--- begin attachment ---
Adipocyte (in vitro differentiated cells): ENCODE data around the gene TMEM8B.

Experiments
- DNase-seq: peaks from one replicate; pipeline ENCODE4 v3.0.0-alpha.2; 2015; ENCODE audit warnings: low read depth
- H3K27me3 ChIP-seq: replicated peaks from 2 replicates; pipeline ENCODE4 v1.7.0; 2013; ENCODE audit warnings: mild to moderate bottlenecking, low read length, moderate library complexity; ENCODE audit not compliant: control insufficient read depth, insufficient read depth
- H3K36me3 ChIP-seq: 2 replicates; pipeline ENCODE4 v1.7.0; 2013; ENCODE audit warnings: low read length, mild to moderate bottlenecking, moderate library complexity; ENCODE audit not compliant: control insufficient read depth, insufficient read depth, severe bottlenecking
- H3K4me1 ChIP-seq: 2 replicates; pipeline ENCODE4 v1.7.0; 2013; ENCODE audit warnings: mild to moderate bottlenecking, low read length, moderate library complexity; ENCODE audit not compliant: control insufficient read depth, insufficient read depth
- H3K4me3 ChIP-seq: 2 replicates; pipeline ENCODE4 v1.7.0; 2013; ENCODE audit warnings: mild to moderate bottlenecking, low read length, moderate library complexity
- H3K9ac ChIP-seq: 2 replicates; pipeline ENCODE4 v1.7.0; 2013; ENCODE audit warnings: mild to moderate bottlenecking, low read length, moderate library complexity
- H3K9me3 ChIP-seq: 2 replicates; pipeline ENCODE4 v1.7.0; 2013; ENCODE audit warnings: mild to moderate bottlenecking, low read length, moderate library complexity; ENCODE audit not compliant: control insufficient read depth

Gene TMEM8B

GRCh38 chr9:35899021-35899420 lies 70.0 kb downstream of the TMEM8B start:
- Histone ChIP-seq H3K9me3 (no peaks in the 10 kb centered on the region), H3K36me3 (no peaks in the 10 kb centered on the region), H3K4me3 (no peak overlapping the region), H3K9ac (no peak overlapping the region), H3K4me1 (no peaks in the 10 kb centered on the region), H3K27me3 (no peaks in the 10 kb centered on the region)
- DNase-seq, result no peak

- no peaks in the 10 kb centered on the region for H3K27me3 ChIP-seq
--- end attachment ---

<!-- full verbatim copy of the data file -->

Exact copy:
Adipocyte (in vitro differentiated cells): ENCODE data around the gene TMEM8B.

Experiments
- DNase-seq: peaks from one replicate; pipeline ENCODE4 v3.0.0-alpha.2; 2015; ENCODE audit warnings: low read depth
- H3K27me3 ChIP-seq: replicated peaks from 2 replicates; pipeline ENCODE4 v1.7.0; 2013; ENCODE audit warnings: mild to moderate bottlenecking, low read length, moderate library complexity; ENCODE audit not compliant: control insufficient read depth, insufficient read depth
- H3K36me3 ChIP-seq: 2 replicates; pipeline ENCODE4 v1.7.0; 2013; ENCODE audit warnings: low read length, mild to moderate bottlenecking, moderate library complexity; ENCODE audit not compliant: control insufficient read depth, insufficient read depth, severe bottlenecking
- H3K4me1 ChIP-seq: 2 replicates; pipeline ENCODE4 v1.7.0; 2013; ENCODE audit warnings: mild to moderate bottlenecking, low read length, moderate library complexity; ENCODE audit not compliant: control insufficient read depth, insufficient read depth
- H3K4me3 ChIP-seq: 2 replicates; pipeline ENCODE4 v1.7.0; 2013; ENCODE audit warnings: mild to moderate bottlenecking, low read length, moderate library complexity
- H3K9ac ChIP-seq: 2 replicates; pipeline ENCODE4 v1.7.0; 2013; ENCODE audit warnings: mild to moderate bottlenecking, low read length, moderate library complexity
- H3K9me3 ChIP-seq: 2 replicates; pipeline ENCODE4 v1.7.0; 2013; ENCODE audit warnings: mild to moderate bottlenecking, low read length, moderate library complexity; ENCODE audit not compliant: control insufficient read depth

Gene TMEM8B

GRCh38 chr9:35899021-35899420 lies 70.0 kb downstream of the TMEM8B start:
- Histone ChIP-seq H3K9me3 (no peaks in the 10 kb centered on the region), H3K36me3 (no peaks in the 10 kb centered on the region), H3K4me3 (no peak overlapping the region), H3K9ac (no peak overlapping the region), H3K4me1 (no peaks in the 10 kb centered on the region), H3K27me3 (no peaks in the 10 kb centered on the region)
- DNase-seq, result no peak

- no peaks in the 10 kb centered on the region for H3K27me3 ChIP-seq